In D&D there are rules for how many men should there be of each level in a large group of men. Delta’s has observed that the

number and levels for leaders of groups of men in the OD&D campaign (in several different places) is surprisingly close to a simple divide-by-2 at each level

This seems like quite good system for any game, so how about an easy method to work out for a group of men, how many there are at each level?

One week later in Tenkar's Tavern, Eric mentioned "creatures with levels" and Nate McD commented

I have always liked the idea of ditching fixed HD for monsters, and adjusting their HD as appropriate... if there are 10 HD humans, why can't there be 10 HD orcs, goblins, or kobolds?

It's an idea I've considered before, and it's simple enough to give creatures levels - in D&D you add one HD per level, and in Explore you just give +1 attack, +1 parry, +1 Incap. But I don't want to have a group of fifth level orcs, I want a group of orcs with a fifth level leader, and what level you has always seemed a bit arbitrary.

So how about combing the two?

__Calculating Levels for a Group of Monsters or Men__
Whenever you meet a group of men or monsters, calculate the number at each level as follows: half the total (rounded up) are level one. Take the remainder, half of these (rounded up) are level two, etc.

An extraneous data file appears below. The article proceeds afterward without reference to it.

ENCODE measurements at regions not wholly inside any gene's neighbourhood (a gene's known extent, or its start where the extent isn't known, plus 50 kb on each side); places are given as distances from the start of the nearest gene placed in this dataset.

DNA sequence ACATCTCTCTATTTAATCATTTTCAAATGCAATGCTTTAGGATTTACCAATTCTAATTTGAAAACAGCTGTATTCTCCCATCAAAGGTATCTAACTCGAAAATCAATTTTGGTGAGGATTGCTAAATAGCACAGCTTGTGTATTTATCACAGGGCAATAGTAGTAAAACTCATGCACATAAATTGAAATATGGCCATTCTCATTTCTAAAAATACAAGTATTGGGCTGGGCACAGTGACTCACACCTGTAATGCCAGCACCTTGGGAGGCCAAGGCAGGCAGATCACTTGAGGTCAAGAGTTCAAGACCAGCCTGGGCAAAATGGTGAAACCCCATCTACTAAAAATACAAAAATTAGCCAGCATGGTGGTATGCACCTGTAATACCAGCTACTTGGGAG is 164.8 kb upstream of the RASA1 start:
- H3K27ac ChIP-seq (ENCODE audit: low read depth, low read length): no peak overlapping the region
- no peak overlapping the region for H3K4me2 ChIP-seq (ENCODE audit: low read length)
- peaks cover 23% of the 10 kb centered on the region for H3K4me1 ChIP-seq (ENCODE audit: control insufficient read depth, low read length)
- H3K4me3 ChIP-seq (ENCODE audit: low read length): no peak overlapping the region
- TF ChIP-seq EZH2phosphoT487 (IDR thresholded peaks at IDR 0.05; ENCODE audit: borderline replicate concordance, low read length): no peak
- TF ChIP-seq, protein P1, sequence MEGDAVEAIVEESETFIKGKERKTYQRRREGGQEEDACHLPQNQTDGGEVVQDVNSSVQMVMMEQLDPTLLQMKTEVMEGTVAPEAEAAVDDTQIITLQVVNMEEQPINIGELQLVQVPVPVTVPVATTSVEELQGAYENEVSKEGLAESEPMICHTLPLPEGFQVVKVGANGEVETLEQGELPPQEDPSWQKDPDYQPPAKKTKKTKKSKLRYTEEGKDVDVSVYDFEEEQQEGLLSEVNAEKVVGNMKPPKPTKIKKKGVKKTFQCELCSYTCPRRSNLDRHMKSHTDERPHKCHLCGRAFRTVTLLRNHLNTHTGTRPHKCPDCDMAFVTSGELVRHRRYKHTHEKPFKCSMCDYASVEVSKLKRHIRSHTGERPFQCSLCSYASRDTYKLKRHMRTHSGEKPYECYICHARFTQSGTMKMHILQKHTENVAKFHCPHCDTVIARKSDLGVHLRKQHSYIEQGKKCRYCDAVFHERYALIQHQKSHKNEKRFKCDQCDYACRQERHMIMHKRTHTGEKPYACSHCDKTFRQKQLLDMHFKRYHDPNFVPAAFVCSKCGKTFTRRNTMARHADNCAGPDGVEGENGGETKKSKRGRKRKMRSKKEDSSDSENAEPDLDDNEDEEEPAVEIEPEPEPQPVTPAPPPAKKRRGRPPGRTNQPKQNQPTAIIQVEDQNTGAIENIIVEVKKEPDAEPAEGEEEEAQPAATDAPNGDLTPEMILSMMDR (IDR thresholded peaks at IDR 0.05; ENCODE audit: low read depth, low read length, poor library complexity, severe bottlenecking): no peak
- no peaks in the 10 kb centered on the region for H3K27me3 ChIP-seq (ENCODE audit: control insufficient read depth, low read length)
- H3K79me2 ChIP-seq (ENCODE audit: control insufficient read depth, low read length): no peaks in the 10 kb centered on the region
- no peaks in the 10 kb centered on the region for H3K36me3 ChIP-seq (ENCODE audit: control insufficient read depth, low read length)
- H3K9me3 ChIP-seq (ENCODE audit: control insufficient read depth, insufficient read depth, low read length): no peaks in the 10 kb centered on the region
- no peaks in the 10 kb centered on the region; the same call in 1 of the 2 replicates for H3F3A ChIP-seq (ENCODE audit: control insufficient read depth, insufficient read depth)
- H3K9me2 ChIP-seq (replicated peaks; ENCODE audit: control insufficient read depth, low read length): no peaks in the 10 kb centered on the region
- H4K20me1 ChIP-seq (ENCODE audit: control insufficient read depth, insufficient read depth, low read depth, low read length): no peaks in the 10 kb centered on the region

__An Example__A group of 35 bandits:

35 = 18 + 17 = 18 + 9 + 8 = 18 + 9 + 4 + 4 = 18 + 9 + 4 + 2 + 2 = 18 + 9 + 4 + 2 + 1 + 1.

You'd actually calculate this by repeatedly striking out the remainder and replacing it with a sum, and as soon as you get to a power of 2 you know the rest of the sequence thus:

35 = 18 + 17

Then you cross out the 17 to get:

35 = 18 + ~~17~~ 9 + 8

Then you cross out the 8 and write in the remainder to get:

35 = 18 + ~~17~~ 9 + ~~8~~ 4 + 2 + 1 + 1

So 35 orcs, 18 first, 9 second, 4 third, 2 fourth, 1 fifth, 1 sixth.

__Second Example__
A group of 97 orcs:

97 = 49 + ~~48~~ 24 + ~~24~~ 12 + ~~12~~ 6 + ~~6~~ 3 + ~~3~~ 2 + 1

So 49 first, 24 second, 12 third, 6 fourth, 3 fifth, 2 sixth, 1 seventh.

__Observations__
You always ends up with only one individual of the highest level, a single leader.

A leader of level n always has a group

A leader of level n always has a group

*smaller*than 2^{n}. (rather than this being the average number). For example, you have a fifth level leader for groups sized 16-31.
The total strength of the party ends up being about 50% stronger than if they were all first level, so you might need to reduce the number in the group by one third.

I tried a random system, but it was time consuming and you get a wide variation in the highest level (roll d6 for all people. 1-3 means first level, discard these dice. Roll again to see who is second level. Repeat).

I didn't feel a need to persevere looking for a better random system - you can just jiggle them around a bit to make them more varied.

I didn't feel a need to persevere looking for a better random system - you can just jiggle them around a bit to make them more varied.

This seems appropriate for humanoids, but what about other creatures? What about a pack of Wolves? Giant Rats? Giant Hornets? I'm going to try it out!

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